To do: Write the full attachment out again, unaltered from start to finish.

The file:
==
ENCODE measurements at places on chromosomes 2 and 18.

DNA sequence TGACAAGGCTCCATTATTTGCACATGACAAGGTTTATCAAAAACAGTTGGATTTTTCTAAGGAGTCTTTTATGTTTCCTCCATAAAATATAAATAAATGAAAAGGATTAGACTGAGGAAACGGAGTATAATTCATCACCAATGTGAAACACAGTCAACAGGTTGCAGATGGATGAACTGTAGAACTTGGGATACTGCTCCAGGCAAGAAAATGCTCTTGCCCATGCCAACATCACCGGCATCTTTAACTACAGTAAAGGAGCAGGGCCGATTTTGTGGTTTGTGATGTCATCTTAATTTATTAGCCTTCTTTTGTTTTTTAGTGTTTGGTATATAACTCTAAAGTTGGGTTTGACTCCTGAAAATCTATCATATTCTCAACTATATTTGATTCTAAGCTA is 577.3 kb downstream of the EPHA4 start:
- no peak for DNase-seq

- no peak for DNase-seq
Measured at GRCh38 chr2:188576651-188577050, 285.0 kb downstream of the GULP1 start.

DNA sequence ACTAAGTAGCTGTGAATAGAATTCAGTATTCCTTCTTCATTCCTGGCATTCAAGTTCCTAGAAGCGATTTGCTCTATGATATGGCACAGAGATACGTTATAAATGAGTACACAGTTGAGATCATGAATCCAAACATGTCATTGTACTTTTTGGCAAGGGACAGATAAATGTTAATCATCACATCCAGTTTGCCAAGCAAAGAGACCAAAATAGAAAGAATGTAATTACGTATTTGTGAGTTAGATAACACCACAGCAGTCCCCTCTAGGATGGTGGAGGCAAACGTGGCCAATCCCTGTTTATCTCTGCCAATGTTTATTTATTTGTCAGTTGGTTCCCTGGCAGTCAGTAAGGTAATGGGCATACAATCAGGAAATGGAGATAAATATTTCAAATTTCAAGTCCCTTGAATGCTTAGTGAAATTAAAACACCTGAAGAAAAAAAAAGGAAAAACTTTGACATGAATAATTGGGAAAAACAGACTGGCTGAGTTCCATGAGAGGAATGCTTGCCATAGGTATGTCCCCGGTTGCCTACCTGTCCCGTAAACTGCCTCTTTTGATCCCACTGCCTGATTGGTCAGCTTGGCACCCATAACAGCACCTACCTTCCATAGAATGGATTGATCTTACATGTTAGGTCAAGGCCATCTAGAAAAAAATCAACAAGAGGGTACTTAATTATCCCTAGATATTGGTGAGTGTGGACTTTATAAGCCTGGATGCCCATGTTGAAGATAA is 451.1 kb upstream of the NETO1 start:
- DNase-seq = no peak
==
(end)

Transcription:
ENCODE measurements at places on chromosomes 2 and 18.

DNA sequence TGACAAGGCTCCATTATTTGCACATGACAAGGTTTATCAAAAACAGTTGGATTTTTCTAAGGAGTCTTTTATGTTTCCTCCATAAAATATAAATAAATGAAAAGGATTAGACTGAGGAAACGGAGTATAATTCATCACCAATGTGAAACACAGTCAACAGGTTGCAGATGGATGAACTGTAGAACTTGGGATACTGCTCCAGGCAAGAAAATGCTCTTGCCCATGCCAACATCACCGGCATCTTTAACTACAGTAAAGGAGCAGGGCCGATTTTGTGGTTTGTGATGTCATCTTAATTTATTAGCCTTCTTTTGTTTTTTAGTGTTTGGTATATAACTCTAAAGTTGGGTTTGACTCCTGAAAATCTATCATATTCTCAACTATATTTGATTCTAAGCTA is 577.3 kb downstream of the EPHA4 start:
- no peak for DNase-seq

- no peak for DNase-seq
Measured at GRCh38 chr2:188576651-188577050, 285.0 kb downstream of the GULP1 start.

DNA sequence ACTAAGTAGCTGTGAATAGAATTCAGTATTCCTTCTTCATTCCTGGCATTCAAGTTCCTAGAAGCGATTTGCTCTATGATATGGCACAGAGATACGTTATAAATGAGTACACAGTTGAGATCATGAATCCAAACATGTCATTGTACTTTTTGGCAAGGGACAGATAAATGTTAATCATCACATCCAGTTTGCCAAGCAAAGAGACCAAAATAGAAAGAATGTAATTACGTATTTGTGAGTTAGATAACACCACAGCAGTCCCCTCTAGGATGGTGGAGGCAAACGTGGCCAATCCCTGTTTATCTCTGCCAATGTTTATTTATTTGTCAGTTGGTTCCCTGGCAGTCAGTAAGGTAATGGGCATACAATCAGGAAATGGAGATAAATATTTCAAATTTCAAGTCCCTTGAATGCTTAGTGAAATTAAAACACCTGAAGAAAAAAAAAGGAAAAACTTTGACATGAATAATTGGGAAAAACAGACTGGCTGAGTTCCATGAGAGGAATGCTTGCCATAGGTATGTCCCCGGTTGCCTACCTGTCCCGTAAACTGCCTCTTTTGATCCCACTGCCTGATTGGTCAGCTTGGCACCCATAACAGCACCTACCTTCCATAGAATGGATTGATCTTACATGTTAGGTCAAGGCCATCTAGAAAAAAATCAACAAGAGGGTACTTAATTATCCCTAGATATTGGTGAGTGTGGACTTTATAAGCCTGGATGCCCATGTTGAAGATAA is 451.1 kb upstream of the NETO1 start:
- DNase-seq = no peak